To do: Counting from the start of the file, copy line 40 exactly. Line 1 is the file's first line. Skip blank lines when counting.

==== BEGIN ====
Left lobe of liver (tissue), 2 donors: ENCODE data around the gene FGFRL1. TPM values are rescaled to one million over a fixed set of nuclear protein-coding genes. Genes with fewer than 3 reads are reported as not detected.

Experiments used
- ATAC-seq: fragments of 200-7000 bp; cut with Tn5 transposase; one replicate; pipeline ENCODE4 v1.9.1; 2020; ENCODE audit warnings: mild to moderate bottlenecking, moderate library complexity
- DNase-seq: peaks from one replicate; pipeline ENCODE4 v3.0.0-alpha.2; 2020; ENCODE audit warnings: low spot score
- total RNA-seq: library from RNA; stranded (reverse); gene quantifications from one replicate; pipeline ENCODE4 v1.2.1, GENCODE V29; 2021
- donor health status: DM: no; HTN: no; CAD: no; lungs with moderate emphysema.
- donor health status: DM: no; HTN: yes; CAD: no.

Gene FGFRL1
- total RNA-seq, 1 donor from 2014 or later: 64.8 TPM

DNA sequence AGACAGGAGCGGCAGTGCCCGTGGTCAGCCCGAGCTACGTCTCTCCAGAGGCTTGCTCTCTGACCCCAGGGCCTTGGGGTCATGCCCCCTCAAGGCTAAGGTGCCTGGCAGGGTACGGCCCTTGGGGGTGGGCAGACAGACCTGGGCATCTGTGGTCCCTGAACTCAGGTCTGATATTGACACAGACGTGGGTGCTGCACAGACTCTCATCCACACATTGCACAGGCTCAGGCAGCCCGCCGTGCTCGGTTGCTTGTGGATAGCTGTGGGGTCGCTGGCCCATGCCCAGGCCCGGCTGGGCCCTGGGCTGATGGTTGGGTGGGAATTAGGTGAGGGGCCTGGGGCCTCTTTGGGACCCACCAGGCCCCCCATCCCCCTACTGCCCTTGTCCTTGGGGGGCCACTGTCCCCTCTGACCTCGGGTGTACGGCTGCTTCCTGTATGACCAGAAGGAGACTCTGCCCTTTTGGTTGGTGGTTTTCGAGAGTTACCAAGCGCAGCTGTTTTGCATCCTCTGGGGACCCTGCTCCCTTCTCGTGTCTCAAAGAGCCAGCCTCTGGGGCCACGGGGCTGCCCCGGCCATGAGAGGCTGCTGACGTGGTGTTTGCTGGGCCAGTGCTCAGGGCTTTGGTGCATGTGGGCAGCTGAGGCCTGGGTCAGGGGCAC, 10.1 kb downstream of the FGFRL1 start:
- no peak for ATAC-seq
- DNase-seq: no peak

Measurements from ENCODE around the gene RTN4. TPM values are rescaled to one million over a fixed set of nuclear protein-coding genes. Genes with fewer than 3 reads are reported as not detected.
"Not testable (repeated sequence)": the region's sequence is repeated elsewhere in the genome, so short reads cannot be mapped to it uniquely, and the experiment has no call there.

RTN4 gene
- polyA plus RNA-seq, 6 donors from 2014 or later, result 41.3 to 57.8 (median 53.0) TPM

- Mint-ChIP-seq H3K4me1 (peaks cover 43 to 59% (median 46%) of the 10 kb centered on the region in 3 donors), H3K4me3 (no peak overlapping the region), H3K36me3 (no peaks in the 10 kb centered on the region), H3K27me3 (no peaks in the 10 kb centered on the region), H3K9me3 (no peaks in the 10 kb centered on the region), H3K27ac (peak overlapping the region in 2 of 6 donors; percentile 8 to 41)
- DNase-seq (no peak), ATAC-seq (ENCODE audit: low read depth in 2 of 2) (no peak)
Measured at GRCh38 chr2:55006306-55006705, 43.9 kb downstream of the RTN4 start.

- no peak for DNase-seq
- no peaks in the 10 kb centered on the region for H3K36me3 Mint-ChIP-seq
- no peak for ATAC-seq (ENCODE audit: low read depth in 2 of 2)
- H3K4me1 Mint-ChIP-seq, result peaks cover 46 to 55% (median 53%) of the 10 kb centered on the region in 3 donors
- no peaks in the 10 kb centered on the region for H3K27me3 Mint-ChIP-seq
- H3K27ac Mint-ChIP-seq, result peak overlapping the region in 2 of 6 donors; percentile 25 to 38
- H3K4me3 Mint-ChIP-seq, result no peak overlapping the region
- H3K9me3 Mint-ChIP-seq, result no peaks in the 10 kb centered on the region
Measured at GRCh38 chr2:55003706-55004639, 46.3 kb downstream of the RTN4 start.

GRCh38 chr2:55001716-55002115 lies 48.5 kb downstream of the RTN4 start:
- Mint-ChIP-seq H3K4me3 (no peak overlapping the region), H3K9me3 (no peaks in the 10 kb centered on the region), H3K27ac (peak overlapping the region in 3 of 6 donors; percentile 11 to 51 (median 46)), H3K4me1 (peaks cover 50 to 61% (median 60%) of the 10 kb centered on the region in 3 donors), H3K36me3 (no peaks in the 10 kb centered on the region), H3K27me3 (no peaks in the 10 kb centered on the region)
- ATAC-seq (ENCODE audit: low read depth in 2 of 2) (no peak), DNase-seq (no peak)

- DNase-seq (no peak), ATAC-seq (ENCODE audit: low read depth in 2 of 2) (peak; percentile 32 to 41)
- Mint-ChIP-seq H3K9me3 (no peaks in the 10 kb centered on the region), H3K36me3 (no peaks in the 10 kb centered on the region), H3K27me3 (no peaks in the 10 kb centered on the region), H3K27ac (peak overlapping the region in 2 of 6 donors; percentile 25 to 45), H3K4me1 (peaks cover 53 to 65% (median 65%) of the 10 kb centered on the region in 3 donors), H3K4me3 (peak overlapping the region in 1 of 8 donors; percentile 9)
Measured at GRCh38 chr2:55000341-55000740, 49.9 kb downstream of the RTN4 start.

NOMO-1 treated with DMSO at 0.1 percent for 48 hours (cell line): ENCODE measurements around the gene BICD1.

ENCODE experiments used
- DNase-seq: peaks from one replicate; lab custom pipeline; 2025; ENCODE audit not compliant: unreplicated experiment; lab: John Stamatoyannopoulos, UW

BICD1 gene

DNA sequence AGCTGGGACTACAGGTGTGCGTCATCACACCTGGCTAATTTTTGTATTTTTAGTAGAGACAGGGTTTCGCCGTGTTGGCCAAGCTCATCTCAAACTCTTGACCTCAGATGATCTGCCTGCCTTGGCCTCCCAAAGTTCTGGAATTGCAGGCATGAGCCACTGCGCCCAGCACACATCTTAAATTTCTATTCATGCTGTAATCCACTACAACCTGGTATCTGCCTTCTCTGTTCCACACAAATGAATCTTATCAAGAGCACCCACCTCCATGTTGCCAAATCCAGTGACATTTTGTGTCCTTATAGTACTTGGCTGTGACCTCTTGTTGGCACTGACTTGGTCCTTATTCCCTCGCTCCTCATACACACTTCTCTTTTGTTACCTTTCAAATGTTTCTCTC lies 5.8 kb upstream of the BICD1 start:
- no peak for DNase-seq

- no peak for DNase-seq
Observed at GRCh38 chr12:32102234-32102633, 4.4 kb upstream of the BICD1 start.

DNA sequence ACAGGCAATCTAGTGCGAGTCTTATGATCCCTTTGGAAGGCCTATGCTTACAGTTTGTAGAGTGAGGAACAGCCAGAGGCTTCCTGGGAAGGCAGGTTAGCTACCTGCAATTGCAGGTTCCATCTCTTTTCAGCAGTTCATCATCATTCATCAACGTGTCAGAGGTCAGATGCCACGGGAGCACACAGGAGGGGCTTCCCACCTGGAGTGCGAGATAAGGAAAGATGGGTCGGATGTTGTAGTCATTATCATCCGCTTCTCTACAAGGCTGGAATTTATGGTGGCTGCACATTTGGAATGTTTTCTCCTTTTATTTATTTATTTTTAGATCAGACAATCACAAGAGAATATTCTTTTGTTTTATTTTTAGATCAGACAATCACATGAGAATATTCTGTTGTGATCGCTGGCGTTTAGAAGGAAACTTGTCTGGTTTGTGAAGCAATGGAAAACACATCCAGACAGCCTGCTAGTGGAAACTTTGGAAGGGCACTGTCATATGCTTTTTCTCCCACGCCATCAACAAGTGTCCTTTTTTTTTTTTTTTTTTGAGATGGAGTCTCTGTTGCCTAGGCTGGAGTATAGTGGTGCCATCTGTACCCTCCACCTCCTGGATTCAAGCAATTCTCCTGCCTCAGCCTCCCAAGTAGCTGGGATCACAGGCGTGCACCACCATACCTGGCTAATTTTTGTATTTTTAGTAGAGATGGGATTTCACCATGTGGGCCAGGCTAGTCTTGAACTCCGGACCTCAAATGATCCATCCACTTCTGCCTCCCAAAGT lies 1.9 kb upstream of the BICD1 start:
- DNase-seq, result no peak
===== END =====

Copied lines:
- no peak for DNase-seq